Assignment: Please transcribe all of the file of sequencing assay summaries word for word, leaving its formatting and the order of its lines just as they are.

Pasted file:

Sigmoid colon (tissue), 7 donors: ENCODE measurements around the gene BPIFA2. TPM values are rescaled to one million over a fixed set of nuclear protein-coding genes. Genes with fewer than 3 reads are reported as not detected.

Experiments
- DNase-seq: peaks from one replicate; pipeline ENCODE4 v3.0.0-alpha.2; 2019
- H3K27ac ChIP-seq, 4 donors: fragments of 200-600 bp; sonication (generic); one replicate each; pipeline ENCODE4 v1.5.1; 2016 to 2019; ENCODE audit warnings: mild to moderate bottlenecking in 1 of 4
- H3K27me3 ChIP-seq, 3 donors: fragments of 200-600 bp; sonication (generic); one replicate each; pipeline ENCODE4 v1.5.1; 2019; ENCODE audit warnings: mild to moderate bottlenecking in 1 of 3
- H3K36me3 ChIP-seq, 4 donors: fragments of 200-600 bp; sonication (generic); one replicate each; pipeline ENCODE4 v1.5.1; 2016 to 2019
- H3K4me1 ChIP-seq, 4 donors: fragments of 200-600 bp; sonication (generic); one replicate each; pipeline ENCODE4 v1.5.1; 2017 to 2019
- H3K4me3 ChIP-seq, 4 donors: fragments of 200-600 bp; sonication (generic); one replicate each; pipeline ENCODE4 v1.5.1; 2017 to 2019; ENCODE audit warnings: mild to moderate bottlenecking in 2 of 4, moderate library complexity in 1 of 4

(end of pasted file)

Sigmoid colon (tissue), 7 donors: ENCODE measurements around the gene BPIFA2. TPM values are rescaled to one million over a fixed set of nuclear protein-coding genes. Genes with fewer than 3 reads are reported as not detected.

Experiments
- DNase-seq: peaks from one replicate; pipeline ENCODE4 v3.0.0-alpha.2; 2019
- H3K27ac ChIP-seq, 4 donors: fragments of 200-600 bp; sonication (generic); one replicate each; pipeline ENCODE4 v1.5.1; 2016 to 2019; ENCODE audit warnings: mild to moderate bottlenecking in 1 of 4
- H3K27me3 ChIP-seq, 3 donors: fragments of 200-600 bp; sonication (generic); one replicate each; pipeline ENCODE4 v1.5.1; 2019; ENCODE audit warnings: mild to moderate bottlenecking in 1 of 3
- H3K36me3 ChIP-seq, 4 donors: fragments of 200-600 bp; sonication (generic); one replicate each; pipeline ENCODE4 v1.5.1; 2016 to 2019
- H3K4me1 ChIP-seq, 4 donors: fragments of 200-600 bp; sonication (generic); one replicate each; pipeline ENCODE4 v1.5.1; 2017 to 2019
- H3K4me3 ChIP-seq, 4 donors: fragments of 200-600 bp; sonication (generic); one replicate each; pipeline ENCODE4 v1.5.1; 2017 to 2019; ENCODE audit warnings: mild to moderate bottlenecking in 2 of 4, moderate library complexity in 1 of 4